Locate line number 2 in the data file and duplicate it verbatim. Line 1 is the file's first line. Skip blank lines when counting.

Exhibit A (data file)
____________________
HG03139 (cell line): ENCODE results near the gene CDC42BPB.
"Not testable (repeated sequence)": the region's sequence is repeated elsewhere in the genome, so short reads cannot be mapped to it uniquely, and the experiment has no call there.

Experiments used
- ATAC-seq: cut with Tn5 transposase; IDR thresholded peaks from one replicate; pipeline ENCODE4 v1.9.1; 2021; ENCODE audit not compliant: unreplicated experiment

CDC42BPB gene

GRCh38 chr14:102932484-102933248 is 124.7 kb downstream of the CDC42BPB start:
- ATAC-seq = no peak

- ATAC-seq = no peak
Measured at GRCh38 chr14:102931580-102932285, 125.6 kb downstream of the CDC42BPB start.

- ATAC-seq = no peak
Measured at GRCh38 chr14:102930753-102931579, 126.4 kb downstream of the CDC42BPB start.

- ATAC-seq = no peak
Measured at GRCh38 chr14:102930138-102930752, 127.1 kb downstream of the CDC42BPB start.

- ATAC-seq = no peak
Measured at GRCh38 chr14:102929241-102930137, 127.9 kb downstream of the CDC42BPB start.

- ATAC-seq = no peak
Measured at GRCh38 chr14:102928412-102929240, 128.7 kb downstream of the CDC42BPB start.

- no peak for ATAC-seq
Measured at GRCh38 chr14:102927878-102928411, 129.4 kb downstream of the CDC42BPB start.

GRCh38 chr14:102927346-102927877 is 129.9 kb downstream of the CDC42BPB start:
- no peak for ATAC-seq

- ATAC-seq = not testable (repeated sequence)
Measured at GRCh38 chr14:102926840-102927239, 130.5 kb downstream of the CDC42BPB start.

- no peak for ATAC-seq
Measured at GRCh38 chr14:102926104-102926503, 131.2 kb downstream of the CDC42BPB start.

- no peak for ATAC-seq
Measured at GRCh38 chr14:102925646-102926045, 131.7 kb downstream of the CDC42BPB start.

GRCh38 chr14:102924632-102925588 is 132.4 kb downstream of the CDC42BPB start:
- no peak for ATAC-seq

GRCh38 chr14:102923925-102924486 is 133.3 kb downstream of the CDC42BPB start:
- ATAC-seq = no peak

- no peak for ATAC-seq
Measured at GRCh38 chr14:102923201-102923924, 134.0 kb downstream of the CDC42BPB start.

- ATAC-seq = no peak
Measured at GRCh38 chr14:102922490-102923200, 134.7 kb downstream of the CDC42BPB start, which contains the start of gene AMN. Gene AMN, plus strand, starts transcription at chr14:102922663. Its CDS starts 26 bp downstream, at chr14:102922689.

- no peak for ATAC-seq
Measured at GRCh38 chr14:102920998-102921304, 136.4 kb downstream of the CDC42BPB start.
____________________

"Not testable (repeated sequence)": the region's sequence is repeated elsewhere in the genome, so short reads cannot be mapped to it uniquely, and the experiment has no call there.